President Joe Biden’s oft-proclaimed love of bipartisan dealmaking will be tested this week as he talks with a group of Republican senators about their counterproposal to the stimulus bill floated by congressional Democrats and the White House. The Democratic stimulus plan, which Biden laid out in a speech on Thursday, is for $1.9 trillion in spending, including a one-time check of $1,400 to most Americans, a $400 weekly top-up to unemployed workers, aid to states and localities, and a phased-in increase in the minimum wage that could reach as high as $15 an hour. This proposal is likely to get little or no Republican support and so would have to pass through budget reconciliation, which requires a straight majority vote.
In an effort to stave off the Democratic proposal, 10 Senate Republicans have put forward an alternative stimulus package of just $600 billion, which includes a smaller stimulus check of $1,000 that would go to fewer Americans, a top-up of $100 a week for the unemployed, no aid to states and localities, and no minimum wage increase. The senators behind this proposal are Susan Collins, Lisa Murkowski, Bill Cassidy, Mitt Romney, Rob Portman, Shelley Moore Capito, Todd Young, Jerry Moran, Mike Rounds, and Thom Tillis.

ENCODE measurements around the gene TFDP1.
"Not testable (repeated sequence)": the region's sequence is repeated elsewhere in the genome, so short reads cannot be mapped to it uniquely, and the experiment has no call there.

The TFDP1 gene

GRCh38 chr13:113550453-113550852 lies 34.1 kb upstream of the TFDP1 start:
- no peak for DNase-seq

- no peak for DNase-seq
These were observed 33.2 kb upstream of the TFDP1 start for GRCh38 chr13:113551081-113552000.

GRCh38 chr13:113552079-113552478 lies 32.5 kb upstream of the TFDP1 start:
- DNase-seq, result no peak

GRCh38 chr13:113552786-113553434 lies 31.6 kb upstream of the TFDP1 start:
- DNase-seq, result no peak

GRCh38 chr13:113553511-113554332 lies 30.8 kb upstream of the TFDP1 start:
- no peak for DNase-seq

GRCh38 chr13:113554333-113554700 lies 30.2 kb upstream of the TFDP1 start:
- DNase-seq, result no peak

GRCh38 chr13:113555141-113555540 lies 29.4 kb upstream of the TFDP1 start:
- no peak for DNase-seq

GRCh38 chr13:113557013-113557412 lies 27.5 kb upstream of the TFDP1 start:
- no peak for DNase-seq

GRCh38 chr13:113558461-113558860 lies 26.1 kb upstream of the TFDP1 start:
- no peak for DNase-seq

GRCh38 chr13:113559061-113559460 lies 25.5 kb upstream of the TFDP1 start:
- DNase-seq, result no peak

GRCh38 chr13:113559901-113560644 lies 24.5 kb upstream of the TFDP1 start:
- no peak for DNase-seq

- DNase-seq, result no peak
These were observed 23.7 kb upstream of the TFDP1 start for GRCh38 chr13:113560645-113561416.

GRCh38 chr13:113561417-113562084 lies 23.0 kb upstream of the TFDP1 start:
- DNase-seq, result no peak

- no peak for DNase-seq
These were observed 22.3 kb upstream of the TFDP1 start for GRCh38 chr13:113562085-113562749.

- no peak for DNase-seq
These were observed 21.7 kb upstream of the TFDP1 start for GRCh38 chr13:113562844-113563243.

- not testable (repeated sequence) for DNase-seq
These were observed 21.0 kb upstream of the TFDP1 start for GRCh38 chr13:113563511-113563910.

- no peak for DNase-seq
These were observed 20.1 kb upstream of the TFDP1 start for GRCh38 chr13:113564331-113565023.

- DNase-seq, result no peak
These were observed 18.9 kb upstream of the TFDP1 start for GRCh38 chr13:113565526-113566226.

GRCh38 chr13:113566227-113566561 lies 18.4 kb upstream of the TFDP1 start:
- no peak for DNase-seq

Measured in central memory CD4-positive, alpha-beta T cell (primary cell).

Biden has agreed to meet later today with the Republican senators, but it’s not clear what they will talk about. The Republican counterproposal is so divergent from the Democratic proposal that it has to be seen as a bad-faith effort. The Republican goal seems to be to slow down the stimulus effort and score points on the issue of “unity.” After all, there is no way Democrats can go with such a slimmed-down stimulus after winning two Senate seats in Georgia on the explicit promise of $2,000 stimulus (the original $600 voted under Trump and a new $1,400 check). So even if all 10 Republicans vote for the slimmed-down stimulus, it would still fail in the Senate, since a large number of Democrats are likely to reject it.